Considering my ancestors didn’t choose to come to America as an “ideal” place to settle, as we would say it, “we didn’t find Plymouth rock, Plymouth found us”, I’m still astounded with all the accomplishments made and barriers broken even in the midst of adversity. Because of this, I don’t overlook and bypass February as another ordinary month. I make it my business to honor, acknowledge and celebrate Black History Month in every way possible.
As a kid, my parents took me to all the family reunions, told me about my family history and exposed me to many African American movies, plays, art galleries, wax museums and music concerts. And on top of that, I spent a lot of time helping my mother research materials on various African Americans plays for our church’s black history program. By doing so, I learned so much and gained a lot of appreciation for what my people overcame and conquered.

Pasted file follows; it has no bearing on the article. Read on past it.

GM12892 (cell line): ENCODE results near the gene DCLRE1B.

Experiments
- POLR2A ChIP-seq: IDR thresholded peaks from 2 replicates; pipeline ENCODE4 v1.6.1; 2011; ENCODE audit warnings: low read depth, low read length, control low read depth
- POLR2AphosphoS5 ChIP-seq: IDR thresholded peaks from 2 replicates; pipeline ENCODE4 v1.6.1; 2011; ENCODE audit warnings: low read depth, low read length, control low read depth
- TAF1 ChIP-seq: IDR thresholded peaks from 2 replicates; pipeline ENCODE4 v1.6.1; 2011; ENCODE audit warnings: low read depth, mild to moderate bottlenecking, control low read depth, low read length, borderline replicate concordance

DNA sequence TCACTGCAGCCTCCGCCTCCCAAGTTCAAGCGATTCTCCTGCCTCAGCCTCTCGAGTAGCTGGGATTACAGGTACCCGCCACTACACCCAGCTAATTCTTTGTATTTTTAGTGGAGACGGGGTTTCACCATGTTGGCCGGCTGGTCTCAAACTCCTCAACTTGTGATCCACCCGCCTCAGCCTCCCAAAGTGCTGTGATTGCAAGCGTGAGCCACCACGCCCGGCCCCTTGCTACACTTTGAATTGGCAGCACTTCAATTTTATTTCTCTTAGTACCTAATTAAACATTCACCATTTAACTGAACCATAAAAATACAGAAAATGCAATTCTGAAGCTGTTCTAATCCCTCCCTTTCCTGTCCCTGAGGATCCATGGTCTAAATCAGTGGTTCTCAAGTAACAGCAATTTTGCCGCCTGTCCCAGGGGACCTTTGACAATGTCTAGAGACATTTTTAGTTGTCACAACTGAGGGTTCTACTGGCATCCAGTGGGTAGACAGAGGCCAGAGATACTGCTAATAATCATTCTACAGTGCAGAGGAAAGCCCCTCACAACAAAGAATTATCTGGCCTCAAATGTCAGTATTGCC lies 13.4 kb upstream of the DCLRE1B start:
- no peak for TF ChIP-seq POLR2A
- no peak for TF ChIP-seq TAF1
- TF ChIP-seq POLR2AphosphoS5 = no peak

Every February, I set out to do something unique and different for black history. But this year, I had a pleasant surprise. I couldn’t have expected this even if I tried. I got invited to a private screening of the movie, Hidden Figures, which is a story about 3 African American women who contributed to the aerospace industry.
Well, after the movie, I had the opportunity of meeting the Margot Lee Shetterly, the author of Hidden Figures. I found out that Margot’s father worked in NASA his whole career and she was very familiar with the NASA workers and the Hampton Virginia community. She was inspired to the write about the African females of NASA, featuring the friend trio, Katherine Johnson, Mary Jackson and Dorothy Vaughn, the 1st black women making an impact in space travel. And, yes there’s more, I saw the director, producer and film markers of the movie too. Wow, what an amazing experience!
As black history month comes to a close, I can say I’ve enjoyed the journey and it’ll continue to be inspiration to overcome obstacles and fulfill my own dreams. I will love to hear your thoughts.